The tomb’s emptiness

Haiku without limits

The tomb’s emptiness,
underlined by an earthquake.
Still confounding us.

Two faithful women,
don’t need spices as a prop,
visiting the tomb.

Its all a bit much!
An angel is sent to clear
away confusion.

The stone has been rolled
and the guards have all fainted.
Do not be afraid!

Instructions follow.
Come and see, then go and tell:
Your Lord has been raised!

Fear mixes with joy,
strangeness and uncertainty.
What are we to think?

Suddenly he’s here.
Do not fear! Go, tell my friends
We will meet again.


© Ken Rookes 2020

Love’s duty

Haiku of the dawn

The Sabbath had passed.
They came to tend to his corpse,
to confront their pain.

The three: Salome,
the Marys, women of faith,
doing love’s duty.

As the sun rises
they bring their aching sorrow,
their baskets of spice.

Who will roll the stone?
One more barrier to face
and to overcome.

Look! The stone is gone!
Come inside the dark unknown,
discover the truth.

A youth dressed in white
greets them, Do not be alarmed!
Not much chance of that!

The tomb is empty.
What are we to make of this?
Does he really live?

Mark leaves us with doubt,
bewilderment and terror
as they flee in fear.

Posted for the Narrative Lectionary in response to Mark’s story of the empty tomb

© Ken Rookes 2020

We are born, we die.

Haiku of joy and sorrow

Near Jerusalem,
Bethany, place of welcome;
Martha and Mary.

Brother Lazarus
is ill. They send for Jesus.
He doesn’t hurry.

Twelve hours of daylight,
nobody needs to stumble
if they see the light.

Lazarus is dead.
Much grieving with many tears;
Jesus weeps with them.

Your brother will rise.
I am the resurrection.
Trust in me, and live

Yes, Lord, I believe
that you are the Messiah,
the Son sent from God.

Mary comes and kneels.
If only you were here, Lord,
he would not have died.

We are born, we die.
Cycles of joy and sorrow;
we all must face death.

It’s overrated,
bodily resurrection;
there’s a time to die.

Jesus prefigures
his own dying and rising,
raises Lazarus.

© Ken Rookes 2020

Natal Narratives

Haiku for a birthday

History retreats
as the birth stories unfold,
highlighting wonder.

Natal narratives,
much loved by card designers;
but no shepherds here!

Matthew takes Joseph,
scripting him the leading role,
puts him centre stage.

Found to be with child!
Mary; what to do with her?
Joseph measures up.

As the story goes
an angel helps him decide,
to do the right thing.

The child, he is told,
is conceived through the Spirit.
Most improbable!

Hooray for Joseph!
By obedience and love
the story proceeds.

The child will be born
and the course of salvation
will not be hindered.


© Ken Rookes 2019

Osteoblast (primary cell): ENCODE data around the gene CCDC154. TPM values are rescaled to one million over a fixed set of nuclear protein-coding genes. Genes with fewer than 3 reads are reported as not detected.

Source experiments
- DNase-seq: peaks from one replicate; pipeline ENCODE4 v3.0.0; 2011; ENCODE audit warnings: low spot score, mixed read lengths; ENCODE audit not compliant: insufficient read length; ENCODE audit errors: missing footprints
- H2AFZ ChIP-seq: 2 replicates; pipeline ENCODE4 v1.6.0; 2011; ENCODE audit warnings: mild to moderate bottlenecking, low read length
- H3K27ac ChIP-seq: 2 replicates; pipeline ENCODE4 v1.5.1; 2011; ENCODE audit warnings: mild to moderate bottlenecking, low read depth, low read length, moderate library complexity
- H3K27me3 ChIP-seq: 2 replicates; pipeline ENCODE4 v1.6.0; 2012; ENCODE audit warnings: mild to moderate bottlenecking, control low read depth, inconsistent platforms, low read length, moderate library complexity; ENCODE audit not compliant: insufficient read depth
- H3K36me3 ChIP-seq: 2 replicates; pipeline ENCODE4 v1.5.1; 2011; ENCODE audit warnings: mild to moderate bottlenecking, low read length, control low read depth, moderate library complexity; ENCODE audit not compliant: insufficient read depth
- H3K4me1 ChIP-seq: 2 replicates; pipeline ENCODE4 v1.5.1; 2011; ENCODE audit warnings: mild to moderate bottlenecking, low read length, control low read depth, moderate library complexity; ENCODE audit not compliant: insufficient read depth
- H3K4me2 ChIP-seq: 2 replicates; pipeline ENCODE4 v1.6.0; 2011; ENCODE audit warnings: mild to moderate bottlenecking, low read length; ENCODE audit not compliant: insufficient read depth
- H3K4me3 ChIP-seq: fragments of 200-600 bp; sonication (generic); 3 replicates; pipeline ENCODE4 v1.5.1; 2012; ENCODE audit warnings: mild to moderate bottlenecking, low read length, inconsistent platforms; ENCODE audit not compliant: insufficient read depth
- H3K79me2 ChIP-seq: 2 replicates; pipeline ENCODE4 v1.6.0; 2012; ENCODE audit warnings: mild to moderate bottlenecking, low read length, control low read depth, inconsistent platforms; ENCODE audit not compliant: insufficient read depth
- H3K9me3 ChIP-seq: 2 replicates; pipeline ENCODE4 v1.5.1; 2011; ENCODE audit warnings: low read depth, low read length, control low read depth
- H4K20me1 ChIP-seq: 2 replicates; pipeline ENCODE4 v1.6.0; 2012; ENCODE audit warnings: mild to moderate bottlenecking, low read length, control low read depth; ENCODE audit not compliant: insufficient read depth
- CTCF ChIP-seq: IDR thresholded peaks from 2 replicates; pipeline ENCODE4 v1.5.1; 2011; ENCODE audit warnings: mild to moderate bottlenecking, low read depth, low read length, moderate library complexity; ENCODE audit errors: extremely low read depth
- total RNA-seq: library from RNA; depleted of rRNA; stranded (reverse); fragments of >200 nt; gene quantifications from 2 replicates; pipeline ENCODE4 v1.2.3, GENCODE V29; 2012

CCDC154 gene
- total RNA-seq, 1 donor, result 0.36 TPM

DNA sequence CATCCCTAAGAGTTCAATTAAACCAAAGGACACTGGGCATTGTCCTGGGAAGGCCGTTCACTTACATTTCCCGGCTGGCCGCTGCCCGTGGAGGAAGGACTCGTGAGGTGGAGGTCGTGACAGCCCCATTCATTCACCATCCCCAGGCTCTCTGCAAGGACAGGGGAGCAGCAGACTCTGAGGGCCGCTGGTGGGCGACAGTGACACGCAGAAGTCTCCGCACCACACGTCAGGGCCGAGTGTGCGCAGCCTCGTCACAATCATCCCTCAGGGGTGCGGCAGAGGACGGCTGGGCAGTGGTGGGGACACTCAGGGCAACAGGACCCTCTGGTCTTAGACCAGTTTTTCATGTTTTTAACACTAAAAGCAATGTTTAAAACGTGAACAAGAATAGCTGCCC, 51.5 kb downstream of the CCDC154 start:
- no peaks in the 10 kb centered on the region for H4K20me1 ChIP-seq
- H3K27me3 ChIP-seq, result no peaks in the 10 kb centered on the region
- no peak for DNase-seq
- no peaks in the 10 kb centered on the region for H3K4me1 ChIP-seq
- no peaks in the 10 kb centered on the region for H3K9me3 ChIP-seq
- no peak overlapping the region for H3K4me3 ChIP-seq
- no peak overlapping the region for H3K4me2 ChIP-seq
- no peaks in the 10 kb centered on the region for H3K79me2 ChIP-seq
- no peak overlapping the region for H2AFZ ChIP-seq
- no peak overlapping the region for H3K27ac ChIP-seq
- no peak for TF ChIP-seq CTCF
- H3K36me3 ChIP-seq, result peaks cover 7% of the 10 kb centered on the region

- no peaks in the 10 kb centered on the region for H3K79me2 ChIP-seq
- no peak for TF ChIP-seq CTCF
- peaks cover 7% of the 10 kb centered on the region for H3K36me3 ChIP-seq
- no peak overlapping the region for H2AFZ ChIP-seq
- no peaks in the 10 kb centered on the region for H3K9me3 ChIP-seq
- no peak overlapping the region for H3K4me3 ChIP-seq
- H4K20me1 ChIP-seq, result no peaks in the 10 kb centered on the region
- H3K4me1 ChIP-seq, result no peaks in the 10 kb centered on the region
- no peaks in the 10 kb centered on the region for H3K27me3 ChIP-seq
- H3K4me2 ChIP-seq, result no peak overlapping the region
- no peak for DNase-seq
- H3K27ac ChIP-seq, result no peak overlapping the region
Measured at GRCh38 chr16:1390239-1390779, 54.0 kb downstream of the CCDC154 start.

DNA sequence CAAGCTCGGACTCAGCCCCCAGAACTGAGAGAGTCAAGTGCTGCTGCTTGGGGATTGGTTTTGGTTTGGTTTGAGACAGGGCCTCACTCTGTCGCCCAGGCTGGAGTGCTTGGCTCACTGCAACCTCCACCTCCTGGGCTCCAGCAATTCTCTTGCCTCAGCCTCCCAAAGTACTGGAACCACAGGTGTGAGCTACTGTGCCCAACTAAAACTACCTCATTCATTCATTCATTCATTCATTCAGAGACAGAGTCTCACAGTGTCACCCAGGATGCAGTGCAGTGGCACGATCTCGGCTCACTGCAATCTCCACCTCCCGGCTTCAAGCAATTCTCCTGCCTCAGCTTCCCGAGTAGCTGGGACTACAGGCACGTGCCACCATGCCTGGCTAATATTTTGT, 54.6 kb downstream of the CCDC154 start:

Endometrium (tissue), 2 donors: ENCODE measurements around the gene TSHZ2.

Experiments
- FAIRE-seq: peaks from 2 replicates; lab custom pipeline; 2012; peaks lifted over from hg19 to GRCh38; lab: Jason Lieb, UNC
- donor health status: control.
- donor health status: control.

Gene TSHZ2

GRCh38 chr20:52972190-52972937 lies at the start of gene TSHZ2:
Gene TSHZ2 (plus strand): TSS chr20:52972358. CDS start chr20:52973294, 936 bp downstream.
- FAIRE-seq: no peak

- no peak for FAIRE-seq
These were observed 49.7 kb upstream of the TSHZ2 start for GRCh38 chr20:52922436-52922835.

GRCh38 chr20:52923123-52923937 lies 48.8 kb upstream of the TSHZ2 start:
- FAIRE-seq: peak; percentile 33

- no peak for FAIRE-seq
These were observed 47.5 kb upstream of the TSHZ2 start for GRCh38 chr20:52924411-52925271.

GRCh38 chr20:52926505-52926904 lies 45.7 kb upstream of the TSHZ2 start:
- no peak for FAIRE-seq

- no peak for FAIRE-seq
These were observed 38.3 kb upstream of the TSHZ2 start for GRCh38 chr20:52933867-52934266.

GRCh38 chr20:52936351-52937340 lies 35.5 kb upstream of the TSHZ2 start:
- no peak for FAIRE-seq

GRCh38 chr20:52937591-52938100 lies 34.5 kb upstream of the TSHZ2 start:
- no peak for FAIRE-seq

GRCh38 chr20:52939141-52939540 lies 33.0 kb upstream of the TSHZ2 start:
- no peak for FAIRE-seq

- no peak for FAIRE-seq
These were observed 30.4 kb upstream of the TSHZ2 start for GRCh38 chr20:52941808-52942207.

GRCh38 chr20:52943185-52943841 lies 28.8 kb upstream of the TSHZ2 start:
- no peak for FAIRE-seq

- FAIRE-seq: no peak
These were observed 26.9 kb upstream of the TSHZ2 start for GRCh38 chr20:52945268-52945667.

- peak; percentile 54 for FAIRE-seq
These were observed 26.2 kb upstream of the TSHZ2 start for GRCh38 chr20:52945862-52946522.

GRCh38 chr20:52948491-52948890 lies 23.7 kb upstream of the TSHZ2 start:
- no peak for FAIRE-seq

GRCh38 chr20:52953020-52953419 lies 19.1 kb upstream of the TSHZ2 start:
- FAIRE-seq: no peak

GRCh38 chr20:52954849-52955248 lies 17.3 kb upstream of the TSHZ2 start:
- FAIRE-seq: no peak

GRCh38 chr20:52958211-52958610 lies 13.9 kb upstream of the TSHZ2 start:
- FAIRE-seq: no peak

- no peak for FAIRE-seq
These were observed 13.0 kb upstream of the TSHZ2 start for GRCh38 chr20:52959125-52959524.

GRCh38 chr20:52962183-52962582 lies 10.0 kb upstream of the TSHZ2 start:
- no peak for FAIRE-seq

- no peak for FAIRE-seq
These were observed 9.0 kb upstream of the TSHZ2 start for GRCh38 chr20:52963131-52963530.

Song of Mary

Song of justice, song of peace,
song of struggle, song that pleads,
song to stir the anxious breast,
song that brings the weary, rest.
Song that speaks into the pain
song to bring us back again.
Song upon the lips of Mary,
song to make the rich folk wary.

Song of revolution shout,
song to throw the despots out.
Song of promise for the poor,
song that opens up the door.
Song to ring across the nations,
song of reconciliation.
Song of blessing from above,
song of unexpected love.

Song for widow, orphan, stranger;
song to celebrate the anger.
Song of laughter, song of tears,
song that challenges the fears.
Song of trouble, song of strife,
song of hope and truth and life.
Song that overturns the wrong,
sing with Mary, join the song.


© Ken Rookes 2019


Haiku of grace

Martha and Mary:
the sisters receive Jesus
and make him welcome.

Someone has to cook the food,
Marha is busy.

On the other hand,
Mary is quite indolent,
list’ning to Jesus.

A gen’rous spirit
is key to any welcome,
but Martha complains.

Lord, do you not care?
she protests, asking Jesus
to judge between them.

It’s all right, he says.
Mary hears my words of grace;
you should listen, too.

Jesus’ correction
is not without affection.
One thing is needed.

It’s about choices,
every day we make them;
choose grace ev’ry time.


© Ken Rookes 2019

Bethany friends

Haiku of love

His Bethany friends
make him most welcome; again.
Jesus is grateful.

Brother Lazarus
reclines at table with him
Martha is serving.

Mary! Ah, Mary.
What are you about to do
to demonstrate love?

Mary comes, bringing
a pound of costly perfume;
pours it on his feet.

The fragrance lingers,
along with indignation:
What outrageous waste!

Such extravagance
and squander! T’was better sold
and spent on the poor.

Returning her love,
Jesus speaks to defend her;
She has done no wrong!

This beautiful gift,
images her love for me;
soon I will be gone.

The poor will remain
to provide new occasions
to demonstrate love.

Gather what remains,
save it for my burial;
it comes soon enough.


© Ken Rookes 2019